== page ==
Aussie Patty Mills boosts the Blazers

Aussie Patty Mills boosts the Blazers

Credit: AP

Portland Trail Blazers point guard Patrick Mills (8) passes the ball as Phoenix Suns point guard Steve Nash (13) closes in during the second quarter of the game at the Rose Garden on Tuesday, Dec. 7, 2010, in Portland, Ore. Mills had a career high seven assists as the Blazers won the game 106-99. (AP Photo/Steve Dykes)

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by Associated Press

NWCN.com

Posted on December 9, 2010 at 8:56 AM

Updated Thursday, Dec 9 at 8:56 AM

PORTLAND, Ore. (AP) -- Patty Mills has been the first Trail Blazer to leap to his feet and cheer from the bench when a teammate scores all this season, often waving his towel over his head.

Now the cheers from the bench are for him.

On Tuesday night, the 6-foot Australian point guard sparked the team to a 106-99 victory over the Phoenix Suns. It was Portland's second win after a string of six losses that were marked by a lack of energy.

Mills finished with nine points and a career-high seven assists. But it was an intangible zeal that earned him an ovation from the Rose Garden crowd -- which included his dad, Benny, who was visiting the United States for the holidays.

Notable among his plays was a sweet no-look pass to his close pal Rudy Fernandez. Mills invented his "3-point goggles" for his Spanish teammate -- which entails making goggles around his eyes with his fingers after Fernandez makes a 3 -- that have caught on with fans.

After the game the Blazers paid Mills back for the enthusiasm that has made him an endearing mascot for Portlanders weathering a tough start to the season.

"Hey Patty," center Marcus Camby teased. "Can I get your autograph now Patty?"

Forward LaMarcus Aldridge chanted "Aussie! Aussie! Aussie!"

"I think I feed off the situations of being that cheerleader," Mills said. "And that kind of gets me into a groove to go out there and just play hard."

Earlier Tuesday, Mills took to Twitter to post simply "WTD," short for Win The Day. It was a nod to the second-ranked Oregon Ducks, a team Mills has adopted in his adopted home state.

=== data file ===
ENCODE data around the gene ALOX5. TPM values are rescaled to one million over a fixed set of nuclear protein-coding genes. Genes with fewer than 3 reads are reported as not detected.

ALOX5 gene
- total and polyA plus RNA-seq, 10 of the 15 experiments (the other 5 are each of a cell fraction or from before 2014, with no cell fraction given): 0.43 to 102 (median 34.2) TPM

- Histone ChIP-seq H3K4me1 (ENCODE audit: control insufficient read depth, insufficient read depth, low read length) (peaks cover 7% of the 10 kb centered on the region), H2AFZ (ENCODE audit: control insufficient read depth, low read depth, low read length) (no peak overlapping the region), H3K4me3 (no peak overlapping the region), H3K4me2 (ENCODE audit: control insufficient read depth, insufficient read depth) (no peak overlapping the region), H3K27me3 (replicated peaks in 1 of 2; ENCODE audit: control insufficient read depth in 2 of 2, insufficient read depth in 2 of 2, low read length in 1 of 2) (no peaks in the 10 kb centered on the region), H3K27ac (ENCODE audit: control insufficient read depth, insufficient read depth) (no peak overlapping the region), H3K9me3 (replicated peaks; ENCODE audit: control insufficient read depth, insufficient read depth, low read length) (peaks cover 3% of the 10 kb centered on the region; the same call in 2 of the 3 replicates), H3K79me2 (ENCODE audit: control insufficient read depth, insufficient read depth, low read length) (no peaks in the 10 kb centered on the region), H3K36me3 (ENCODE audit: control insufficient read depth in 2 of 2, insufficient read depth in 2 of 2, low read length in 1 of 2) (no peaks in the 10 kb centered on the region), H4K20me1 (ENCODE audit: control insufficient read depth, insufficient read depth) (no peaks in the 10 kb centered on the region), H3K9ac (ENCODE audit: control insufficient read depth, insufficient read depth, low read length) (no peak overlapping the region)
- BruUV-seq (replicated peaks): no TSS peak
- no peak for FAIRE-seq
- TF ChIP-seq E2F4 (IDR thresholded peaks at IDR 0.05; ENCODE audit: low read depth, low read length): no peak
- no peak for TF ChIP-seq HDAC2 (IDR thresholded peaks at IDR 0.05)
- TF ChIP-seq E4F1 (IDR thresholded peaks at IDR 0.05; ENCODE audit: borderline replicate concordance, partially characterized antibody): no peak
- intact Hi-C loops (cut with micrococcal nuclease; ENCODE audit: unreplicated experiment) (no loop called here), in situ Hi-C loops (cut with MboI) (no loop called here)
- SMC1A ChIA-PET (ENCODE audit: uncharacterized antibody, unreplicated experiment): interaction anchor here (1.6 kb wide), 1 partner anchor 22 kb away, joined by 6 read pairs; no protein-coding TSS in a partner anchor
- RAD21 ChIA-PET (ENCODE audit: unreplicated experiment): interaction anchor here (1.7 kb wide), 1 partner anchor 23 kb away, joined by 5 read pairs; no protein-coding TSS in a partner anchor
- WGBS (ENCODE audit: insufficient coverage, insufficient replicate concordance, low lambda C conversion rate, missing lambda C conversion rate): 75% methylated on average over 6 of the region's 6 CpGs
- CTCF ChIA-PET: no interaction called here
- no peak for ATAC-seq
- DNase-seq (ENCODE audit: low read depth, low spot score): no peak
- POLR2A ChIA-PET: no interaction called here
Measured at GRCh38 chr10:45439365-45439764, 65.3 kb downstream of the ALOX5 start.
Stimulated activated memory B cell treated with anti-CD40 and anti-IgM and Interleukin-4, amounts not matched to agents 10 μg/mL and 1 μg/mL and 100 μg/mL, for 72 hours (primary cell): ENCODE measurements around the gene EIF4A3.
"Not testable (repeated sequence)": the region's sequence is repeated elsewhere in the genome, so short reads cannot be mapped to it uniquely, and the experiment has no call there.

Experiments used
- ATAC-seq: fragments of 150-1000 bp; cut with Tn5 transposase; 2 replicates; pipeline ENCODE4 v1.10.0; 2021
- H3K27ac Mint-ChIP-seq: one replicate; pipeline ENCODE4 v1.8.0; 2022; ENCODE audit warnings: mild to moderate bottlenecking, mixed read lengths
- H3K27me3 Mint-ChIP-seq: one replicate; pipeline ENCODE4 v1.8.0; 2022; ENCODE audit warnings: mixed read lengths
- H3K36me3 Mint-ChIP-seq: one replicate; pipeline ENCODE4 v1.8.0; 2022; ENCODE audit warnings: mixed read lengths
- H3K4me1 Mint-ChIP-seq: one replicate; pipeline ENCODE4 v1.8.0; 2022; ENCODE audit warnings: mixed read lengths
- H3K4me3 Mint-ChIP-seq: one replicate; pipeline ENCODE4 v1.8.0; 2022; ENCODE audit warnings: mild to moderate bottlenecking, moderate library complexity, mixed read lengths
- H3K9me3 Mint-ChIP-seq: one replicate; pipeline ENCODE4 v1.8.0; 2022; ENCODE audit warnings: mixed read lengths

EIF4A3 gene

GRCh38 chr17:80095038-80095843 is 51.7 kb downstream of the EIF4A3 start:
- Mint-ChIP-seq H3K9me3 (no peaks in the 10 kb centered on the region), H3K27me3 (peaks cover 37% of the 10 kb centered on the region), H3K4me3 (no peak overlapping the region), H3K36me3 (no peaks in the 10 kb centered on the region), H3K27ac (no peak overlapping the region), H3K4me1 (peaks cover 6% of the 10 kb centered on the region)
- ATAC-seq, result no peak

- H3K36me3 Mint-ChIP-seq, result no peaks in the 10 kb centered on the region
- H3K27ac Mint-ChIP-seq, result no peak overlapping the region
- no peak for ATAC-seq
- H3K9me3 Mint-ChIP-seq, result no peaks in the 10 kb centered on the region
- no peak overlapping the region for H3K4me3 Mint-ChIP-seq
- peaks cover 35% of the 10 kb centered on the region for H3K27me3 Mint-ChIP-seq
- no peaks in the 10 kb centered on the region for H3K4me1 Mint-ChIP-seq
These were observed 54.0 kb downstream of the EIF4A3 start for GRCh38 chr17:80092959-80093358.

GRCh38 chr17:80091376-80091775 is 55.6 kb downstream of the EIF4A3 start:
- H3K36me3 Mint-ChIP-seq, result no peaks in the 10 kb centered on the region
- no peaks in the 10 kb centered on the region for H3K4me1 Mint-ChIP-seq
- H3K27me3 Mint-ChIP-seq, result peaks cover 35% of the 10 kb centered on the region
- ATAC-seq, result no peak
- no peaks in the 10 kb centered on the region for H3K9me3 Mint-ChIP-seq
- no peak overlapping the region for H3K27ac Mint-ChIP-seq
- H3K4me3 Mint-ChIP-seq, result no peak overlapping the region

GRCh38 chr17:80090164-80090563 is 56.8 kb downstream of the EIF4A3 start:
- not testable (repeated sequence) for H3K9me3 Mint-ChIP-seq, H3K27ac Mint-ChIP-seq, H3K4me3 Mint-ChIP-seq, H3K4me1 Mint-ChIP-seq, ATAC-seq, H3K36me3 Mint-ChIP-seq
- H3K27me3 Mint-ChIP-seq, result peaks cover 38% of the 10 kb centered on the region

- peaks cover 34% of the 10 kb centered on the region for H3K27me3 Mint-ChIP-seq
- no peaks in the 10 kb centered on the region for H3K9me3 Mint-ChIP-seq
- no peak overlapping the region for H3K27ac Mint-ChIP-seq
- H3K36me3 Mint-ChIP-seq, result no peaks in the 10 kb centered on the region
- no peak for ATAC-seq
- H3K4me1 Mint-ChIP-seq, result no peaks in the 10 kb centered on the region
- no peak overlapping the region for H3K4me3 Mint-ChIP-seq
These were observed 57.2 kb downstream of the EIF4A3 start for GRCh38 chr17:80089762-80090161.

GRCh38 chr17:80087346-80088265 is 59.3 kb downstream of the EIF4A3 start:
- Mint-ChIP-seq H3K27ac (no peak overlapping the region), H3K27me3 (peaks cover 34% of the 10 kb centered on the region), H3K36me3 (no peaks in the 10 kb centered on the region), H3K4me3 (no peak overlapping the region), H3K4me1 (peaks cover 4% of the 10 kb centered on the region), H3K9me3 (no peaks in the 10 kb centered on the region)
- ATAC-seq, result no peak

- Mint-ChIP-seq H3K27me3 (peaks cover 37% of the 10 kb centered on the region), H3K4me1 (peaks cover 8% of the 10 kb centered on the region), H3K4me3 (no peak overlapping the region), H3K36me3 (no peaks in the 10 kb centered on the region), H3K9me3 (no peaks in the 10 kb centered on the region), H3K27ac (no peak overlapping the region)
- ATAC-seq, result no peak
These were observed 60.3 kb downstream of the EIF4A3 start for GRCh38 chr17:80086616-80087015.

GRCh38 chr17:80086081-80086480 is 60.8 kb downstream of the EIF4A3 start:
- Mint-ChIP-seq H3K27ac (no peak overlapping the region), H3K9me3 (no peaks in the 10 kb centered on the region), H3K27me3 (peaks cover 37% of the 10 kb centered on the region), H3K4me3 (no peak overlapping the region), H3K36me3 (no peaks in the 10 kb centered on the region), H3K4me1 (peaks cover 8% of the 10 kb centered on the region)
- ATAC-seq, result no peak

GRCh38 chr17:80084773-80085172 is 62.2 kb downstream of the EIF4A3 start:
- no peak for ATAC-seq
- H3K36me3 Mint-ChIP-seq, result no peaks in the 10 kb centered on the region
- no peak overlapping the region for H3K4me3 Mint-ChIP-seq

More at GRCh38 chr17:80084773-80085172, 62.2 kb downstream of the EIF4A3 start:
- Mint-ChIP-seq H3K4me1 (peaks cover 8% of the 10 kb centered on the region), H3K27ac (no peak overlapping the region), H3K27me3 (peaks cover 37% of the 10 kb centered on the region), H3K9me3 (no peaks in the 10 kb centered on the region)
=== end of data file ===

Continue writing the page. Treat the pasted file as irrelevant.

Mills grabbed international attention when he scored 20 points for Australia in the 2008 Olympics against the gold medal-winning U.S. team. He was the youngest basketball player in Beijing at 19.

He spent two seasons at St. Mary's in Moraga, Calif., before deciding to turn pro, and was selected by the Blazers with the 55th overall pick in the 2009 draft.

He broke his foot before his rookie NBA season, but ended up playing in 10 games. There was suspicion he might not make the Blazers roster this season, but he did and so far he has averaged 3.6 points and 2.4 assists in seven games. He has played about 11 minutes per game.

Coach Nate McMillan, who was a coach for the U.S. team in Beijing and saw Mills before he was a Blazer, rattled off a list of the guard's strengths.

"I think he has a high basketball IQ as far as running sets, knowing when to hold up and call sets. He's a very good passer," McMillan said. "He sees the floor well and he's very crafty with the ball."

Against the Clippers, Mills played nearly 29 minutes, his longest outing of the season. His minutes were required when the Blazers lost guard Andre Miller for the game.

Miller was serving a one-game suspension imposed by the league for making "excessive and unnecessary contact" with Blake Griffin in the fourth quarter of Sunday's win.

"Patty came in and he was hyped and he really got us going," said Wesley Matthews, who led the Blazers with 24 points. "He was just making plays, play after play: shots, assists and playing defense."

Mills basked in the playing time, even joking that it got in the way of his cheerleading.

"Every time I came to the bench I didn't have enough energy to wave the towel, but nothing's going to stop me from being who I am and doing all that stuff," Mills said. "That's something I like to do and that's part of my character, I guess."

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